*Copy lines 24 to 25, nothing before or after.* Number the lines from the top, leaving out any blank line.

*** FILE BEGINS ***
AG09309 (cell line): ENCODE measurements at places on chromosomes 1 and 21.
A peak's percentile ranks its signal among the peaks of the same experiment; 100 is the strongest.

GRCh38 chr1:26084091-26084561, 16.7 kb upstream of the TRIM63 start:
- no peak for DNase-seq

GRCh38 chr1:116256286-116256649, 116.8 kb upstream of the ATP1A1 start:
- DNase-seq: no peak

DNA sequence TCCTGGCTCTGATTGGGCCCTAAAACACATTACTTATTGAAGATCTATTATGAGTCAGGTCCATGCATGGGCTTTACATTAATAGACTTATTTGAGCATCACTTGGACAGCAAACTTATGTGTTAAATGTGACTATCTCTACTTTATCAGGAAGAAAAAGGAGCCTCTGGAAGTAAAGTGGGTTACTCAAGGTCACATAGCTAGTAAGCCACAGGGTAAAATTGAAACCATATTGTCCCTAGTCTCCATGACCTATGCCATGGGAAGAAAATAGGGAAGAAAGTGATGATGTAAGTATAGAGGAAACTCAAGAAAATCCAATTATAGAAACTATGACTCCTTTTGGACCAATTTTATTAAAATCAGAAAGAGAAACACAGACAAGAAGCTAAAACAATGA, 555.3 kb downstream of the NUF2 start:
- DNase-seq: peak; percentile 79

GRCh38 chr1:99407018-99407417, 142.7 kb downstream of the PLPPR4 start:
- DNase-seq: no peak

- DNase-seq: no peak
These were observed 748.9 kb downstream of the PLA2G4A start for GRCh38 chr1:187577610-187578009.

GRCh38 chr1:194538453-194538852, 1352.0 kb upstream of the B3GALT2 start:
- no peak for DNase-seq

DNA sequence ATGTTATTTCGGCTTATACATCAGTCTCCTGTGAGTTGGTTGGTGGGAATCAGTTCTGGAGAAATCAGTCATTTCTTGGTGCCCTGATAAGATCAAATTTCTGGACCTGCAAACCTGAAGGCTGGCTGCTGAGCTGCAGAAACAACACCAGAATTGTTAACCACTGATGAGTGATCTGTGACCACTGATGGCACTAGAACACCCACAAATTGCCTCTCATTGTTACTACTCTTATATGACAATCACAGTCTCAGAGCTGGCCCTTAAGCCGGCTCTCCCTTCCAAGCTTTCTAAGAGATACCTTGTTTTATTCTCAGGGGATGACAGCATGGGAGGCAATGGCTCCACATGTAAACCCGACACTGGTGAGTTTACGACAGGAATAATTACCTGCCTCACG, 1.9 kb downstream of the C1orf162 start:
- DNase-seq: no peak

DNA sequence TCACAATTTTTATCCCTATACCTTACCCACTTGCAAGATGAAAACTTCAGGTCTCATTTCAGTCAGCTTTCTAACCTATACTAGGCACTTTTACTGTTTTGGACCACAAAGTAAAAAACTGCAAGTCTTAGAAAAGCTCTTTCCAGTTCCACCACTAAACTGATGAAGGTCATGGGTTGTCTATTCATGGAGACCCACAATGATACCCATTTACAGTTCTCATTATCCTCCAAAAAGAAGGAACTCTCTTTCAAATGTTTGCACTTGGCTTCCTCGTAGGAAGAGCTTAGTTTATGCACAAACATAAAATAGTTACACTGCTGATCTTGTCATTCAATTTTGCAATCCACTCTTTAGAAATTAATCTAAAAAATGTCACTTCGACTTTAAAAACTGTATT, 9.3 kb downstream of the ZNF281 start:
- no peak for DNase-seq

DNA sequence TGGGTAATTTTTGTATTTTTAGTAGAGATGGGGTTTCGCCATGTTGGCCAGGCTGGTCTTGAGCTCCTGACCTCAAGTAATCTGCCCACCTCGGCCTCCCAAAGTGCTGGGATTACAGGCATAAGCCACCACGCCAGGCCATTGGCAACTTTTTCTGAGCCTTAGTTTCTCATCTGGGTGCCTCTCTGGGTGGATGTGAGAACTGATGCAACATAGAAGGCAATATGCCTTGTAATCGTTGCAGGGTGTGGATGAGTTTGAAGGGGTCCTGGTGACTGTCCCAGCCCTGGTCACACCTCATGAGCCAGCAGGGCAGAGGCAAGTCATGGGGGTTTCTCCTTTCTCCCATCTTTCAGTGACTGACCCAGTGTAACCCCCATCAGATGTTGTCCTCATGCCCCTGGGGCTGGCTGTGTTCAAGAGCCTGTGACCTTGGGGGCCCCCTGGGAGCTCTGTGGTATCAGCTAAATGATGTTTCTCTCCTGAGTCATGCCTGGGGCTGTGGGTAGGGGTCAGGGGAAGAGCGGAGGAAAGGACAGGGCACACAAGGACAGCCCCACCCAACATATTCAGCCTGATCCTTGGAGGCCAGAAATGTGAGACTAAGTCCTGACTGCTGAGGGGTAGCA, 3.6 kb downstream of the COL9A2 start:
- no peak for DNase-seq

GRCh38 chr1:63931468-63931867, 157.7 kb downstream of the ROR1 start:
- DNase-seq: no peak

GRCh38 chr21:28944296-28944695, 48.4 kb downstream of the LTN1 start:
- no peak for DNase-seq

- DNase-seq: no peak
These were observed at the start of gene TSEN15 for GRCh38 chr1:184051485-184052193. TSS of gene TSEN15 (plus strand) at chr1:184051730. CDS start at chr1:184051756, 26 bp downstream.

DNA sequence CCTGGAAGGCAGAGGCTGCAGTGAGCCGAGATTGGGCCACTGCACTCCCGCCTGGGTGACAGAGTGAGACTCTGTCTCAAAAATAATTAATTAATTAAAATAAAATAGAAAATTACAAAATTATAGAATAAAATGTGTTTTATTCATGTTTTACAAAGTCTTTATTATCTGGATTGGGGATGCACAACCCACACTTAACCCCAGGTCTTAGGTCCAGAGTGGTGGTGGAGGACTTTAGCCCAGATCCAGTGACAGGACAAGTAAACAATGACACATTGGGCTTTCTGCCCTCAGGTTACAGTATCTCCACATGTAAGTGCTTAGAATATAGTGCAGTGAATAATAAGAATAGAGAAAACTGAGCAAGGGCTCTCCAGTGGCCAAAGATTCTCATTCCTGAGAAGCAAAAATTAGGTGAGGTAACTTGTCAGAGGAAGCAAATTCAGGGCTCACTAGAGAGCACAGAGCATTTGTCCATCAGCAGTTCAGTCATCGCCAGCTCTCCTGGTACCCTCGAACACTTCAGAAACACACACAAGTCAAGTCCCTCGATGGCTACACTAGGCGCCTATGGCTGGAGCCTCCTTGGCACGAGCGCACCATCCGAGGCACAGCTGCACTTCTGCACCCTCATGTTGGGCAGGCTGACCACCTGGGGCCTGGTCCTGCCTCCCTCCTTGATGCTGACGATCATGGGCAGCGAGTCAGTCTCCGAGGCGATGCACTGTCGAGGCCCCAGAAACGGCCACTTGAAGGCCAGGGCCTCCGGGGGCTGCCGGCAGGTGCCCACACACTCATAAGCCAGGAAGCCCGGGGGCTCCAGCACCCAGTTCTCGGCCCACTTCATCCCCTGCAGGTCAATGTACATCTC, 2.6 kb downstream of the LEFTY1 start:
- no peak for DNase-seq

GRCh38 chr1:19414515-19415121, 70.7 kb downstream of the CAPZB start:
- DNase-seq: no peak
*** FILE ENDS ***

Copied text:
- no peak for DNase-seq

- DNase-seq: no peak